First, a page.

Eric Hodgins’ amusing tale of a man who “started out to build a house and ended up, buffeted and bilked, spending three times what he had planned,” first appeared as a short story, “Mr. Blandings Builds His Castle,” in Fortune magazine’s April 1946 issue (which also covered the housing shortage) as well as the April 29, 1946 edition of Life and Reader’s Digest July 1946. Hodgins expanded the story into a novel, with charming illustrations by William Steig. Published later that year, it became an instant best-seller.
Based on Hodgins’ real-life experiences in rural Connecticut in 1939, the Blandings’ home building struggles were highly relatable to 1946 audiences.
In 1947 the film version got underway, to be made by R.K.O. and released through David Selznick’s Selznick International. Hodgins came to Hollywood to help work on the script.
Someone got the bright idea of getting builders around the country to construct local Blandings “dream houses” as a publicity draw that could later be sold or raffled off for charity. In all there were 73, according to a Los Angeles Times report in 1948.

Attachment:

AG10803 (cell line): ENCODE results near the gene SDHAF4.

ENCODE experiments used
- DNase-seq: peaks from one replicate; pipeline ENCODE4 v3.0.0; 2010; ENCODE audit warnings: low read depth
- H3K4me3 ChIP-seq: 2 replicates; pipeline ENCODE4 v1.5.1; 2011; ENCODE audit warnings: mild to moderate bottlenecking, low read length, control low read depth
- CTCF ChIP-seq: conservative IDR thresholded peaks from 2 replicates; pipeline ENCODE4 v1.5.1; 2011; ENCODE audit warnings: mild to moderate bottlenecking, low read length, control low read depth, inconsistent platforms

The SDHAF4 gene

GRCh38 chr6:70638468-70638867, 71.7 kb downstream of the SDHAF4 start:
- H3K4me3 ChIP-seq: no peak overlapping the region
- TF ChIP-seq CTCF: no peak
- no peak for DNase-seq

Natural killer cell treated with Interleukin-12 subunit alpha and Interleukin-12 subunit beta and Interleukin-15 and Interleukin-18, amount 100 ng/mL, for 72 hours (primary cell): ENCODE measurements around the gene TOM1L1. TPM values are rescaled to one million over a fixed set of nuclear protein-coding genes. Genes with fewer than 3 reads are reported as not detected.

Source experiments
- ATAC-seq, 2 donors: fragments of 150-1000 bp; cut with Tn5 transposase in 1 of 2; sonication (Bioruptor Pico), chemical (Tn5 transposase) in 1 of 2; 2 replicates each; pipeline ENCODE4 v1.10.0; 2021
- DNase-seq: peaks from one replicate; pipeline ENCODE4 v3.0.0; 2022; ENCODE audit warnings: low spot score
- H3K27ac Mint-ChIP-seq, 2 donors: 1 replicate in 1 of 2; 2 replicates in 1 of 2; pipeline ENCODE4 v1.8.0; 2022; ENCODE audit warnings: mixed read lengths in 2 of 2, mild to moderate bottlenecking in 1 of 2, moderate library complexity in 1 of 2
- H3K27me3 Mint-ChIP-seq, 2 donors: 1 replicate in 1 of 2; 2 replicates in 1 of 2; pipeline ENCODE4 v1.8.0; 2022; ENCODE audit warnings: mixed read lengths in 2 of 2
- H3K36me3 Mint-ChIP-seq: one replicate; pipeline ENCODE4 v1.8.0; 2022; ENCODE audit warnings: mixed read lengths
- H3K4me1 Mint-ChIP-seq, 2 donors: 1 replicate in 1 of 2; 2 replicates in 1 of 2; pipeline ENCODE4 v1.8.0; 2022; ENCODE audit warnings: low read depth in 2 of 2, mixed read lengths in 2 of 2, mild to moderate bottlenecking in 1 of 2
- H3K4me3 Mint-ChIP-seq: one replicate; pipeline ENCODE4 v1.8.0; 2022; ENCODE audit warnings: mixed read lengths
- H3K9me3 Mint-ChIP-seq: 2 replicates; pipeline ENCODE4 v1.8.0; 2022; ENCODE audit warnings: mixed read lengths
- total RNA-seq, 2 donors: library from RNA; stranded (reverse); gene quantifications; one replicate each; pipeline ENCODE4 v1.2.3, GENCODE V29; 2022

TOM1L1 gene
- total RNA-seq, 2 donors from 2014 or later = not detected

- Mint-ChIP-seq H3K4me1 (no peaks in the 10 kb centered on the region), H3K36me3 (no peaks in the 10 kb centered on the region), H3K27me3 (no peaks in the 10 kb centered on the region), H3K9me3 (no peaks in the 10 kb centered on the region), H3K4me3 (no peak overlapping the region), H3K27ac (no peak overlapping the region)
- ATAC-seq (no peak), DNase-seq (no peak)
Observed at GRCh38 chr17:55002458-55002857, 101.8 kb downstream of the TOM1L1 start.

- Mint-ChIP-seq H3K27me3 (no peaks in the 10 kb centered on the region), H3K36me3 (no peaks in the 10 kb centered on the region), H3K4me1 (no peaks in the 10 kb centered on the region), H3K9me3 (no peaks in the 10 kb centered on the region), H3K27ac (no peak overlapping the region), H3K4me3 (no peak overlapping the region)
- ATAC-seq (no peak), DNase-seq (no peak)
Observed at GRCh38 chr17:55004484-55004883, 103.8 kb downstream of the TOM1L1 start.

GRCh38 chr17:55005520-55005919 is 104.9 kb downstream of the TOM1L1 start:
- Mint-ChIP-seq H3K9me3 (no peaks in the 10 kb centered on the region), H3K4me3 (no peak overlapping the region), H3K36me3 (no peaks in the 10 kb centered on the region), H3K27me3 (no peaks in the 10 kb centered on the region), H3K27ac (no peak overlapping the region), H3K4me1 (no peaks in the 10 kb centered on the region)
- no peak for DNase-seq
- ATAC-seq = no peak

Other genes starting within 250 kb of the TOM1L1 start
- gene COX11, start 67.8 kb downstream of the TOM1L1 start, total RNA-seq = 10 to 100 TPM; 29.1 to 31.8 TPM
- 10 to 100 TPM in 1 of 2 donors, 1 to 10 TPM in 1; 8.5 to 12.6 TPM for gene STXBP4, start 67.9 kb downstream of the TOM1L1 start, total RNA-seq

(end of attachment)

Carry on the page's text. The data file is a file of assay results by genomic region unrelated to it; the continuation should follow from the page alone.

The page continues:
The Los Angeles “dream house” was constructed by Bel-Air Builders at 913 Chantilly Road, Bel Air in early 1948. Bullocks did the interior decoration and furnishing. Other local businesses provided drapes, blinds, and other amenities. The public could tour the house, much as they had with the Fritz Burns Postwar House demonstration home on Wilshire Boulevard. Proceeds were to benefit construction of the Memorial Medical Center. Opening on June 5, 1948, about 350 people a day visited the house until it closed on November 25.
The house used in the film was built on a location set, with the Malibu Hills standing in for Connecticut.
The film began its Los Angeles run on September 17, 1948. Cary Grant, Myrna Loy and Melvyn Douglas starred.
Eric Hodgins wrote a sequel, Blandings’ Way, published in 1950.
Cary Grant and then-wife Betsy Drake starred in a short-lived radio program based on the characters of Jim and Muriel Blandings, Mr. and Mrs. Blandings, which debuted on NBC in January 1951. In the premiere episode, the route for a new freeway threatens the dream house- something else Los Angeles could relate to.
The charity “dream house” is likewise still standing at 913 Chantilly Road. For the 1948 raffle winner, however, it wasn’t such a dream. According to newspaper reports, he took out a $15,000 mortgage on the house (then valued at $60,000) to pay the property taxes and ultimately had to sell it. In April 1955 he pleaded guilty to one of four counts of grand theft against him, and was sentenced to six months in L.A. County jail. His lawyer remarked that financial pressures after winning the luxurious home led to his client’s difficulties.